By Mark Tokola
In the wake of the April 2018 inter-Korean summit in Panmunjom and the June U.S.-North Korea summit in Singapore, there is renewed talk about whether it is time to announce an end to the Korean War by means of a peace declaration, peace regime, peace treaty, or by some other means. There is nothing to prevent either or both Koreas, the United States, and/or China from declaring peace on the peninsula, but formally resolving the July 27, 1953 Armistice raises complex legal and political questions. It is worth revisiting the history and current status of the Armistice.
Conventionally, the purpose of any armistice is for the military commanders who are at war to sign an agreement to end hostilities. The terms of armistices are negotiated to ensure that both sides have the confidence to lay down their weapons and to have a common understanding of the situation that will be left on the battlefield. The later, political resolution of the causes of conflicts, reparations, and assurances of future peace are left to diplomats.
The Napoleonic wars were ended by armistice, leaving the political settlement to the Congress of Vienna. In World War I, the November 11, 1918 armistice that ended the fighting was followed by the Paris Peace Conference. In the case of Korea, the 1953 armistice was followed by a peace conference in Geneva that lasted from April 26 to June 15, 1954. The conference ended in failure and was never resumed, leaving the Korean armistice in place for 65 years and counting.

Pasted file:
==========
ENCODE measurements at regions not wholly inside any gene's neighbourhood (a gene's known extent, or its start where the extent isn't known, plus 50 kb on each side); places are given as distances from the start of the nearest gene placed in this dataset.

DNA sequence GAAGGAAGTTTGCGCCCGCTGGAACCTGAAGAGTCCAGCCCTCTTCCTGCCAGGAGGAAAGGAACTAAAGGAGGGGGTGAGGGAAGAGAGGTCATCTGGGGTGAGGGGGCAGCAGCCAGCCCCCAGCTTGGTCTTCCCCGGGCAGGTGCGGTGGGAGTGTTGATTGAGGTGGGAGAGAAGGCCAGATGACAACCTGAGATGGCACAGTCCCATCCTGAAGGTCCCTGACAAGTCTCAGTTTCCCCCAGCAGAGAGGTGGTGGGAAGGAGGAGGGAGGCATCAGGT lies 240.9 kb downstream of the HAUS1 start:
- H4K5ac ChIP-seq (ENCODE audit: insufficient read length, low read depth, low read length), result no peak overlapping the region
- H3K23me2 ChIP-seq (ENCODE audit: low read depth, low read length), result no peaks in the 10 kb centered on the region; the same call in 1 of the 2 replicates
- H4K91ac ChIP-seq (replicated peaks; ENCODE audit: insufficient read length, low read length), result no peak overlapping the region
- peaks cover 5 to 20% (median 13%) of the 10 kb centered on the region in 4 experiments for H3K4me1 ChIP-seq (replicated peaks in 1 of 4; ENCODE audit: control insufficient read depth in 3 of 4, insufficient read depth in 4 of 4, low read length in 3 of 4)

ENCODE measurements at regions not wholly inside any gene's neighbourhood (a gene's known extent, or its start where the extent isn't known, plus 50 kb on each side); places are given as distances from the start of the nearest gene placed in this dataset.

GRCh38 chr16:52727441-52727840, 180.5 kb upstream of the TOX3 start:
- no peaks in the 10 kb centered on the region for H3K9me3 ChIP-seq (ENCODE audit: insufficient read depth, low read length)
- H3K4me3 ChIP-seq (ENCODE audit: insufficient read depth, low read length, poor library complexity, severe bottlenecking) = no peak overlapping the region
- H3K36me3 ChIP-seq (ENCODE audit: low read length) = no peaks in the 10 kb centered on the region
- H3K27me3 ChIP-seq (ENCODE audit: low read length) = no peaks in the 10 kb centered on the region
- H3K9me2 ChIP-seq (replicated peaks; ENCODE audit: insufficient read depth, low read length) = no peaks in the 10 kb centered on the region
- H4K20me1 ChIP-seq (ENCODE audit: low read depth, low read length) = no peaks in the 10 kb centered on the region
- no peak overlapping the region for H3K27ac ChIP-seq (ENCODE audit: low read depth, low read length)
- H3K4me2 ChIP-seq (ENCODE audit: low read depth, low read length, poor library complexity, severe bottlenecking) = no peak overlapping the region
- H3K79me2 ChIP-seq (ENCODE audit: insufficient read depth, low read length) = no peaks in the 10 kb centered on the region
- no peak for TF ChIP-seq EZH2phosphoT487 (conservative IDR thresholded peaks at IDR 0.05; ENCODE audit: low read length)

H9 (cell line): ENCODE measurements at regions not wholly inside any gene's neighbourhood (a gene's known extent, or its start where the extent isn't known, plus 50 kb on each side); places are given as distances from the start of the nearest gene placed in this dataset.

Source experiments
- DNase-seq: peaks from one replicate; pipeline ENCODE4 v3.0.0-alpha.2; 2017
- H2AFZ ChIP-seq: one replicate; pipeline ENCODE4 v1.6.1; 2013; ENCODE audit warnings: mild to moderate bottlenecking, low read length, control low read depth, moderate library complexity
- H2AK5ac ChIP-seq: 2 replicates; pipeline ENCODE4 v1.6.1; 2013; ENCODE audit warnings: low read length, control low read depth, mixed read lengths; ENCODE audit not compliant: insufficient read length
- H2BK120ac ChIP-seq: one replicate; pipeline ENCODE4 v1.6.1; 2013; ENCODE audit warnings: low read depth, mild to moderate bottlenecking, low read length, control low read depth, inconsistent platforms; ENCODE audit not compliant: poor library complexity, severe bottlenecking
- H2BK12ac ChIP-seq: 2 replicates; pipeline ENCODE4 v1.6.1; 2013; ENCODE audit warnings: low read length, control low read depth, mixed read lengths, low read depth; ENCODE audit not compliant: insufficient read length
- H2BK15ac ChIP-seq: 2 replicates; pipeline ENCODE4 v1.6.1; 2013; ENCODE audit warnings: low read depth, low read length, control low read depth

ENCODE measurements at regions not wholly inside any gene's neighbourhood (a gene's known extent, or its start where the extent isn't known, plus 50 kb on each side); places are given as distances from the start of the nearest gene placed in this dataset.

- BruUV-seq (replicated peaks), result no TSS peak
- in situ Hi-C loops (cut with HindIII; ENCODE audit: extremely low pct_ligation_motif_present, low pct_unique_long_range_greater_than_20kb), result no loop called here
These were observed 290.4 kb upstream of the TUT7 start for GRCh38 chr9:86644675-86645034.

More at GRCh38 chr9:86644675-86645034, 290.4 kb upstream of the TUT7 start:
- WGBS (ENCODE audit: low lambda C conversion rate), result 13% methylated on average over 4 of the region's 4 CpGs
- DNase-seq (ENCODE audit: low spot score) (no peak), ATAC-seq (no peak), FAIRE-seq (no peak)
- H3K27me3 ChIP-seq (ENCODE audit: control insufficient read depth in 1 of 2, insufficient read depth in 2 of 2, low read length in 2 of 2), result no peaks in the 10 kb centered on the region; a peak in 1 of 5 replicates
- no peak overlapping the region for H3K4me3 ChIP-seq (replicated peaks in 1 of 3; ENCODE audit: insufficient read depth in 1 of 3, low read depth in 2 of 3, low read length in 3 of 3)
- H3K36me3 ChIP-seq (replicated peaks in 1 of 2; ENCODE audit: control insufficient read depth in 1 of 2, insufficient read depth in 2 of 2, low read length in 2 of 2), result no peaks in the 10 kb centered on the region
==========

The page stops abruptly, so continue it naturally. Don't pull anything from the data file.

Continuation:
The 1953 Korean Armistice took the traditional form of being signed by military commanders rather than by politicians or diplomats. It bears two signatures, that of Lieutenant General William K. Harrison, Jr., who signed as “Senior Delegate, United Nations Command Delegation,” and that of General Nam Il as, “Korean People’s Army Senior Delegate, Delegation of the Korean People’s Army and the Chinese People’s Volunteers.” Exactly whom the two signers were representing is one of the questions regarding the armistice.
Most legal commentators agree that the United Nations Command (UNC) is not synonymous with the United Nations itself. This was made clear at the 1954 Geneva peace conference, in which on one side of the table were the countries which contributed forces to the UNC: the United States, South Korea, Australia, Belgium, Canada, Columbia, Denmark, Ethiopia, France, Greece, Luxembourg, the Netherlands, New Zealand, Philippines, Thailand, Turkey and the United Kingdom. South Africa was a sending state, but did not attend the Geneva conference.
Under the terms of the peace conference, the sending states represented themselves separately. The United States, as Commander of the UNC, had a leading role but could not speak on behalf of the other UNC states without their permission. On the other side of the table were North Korea, the Soviet Union, and China.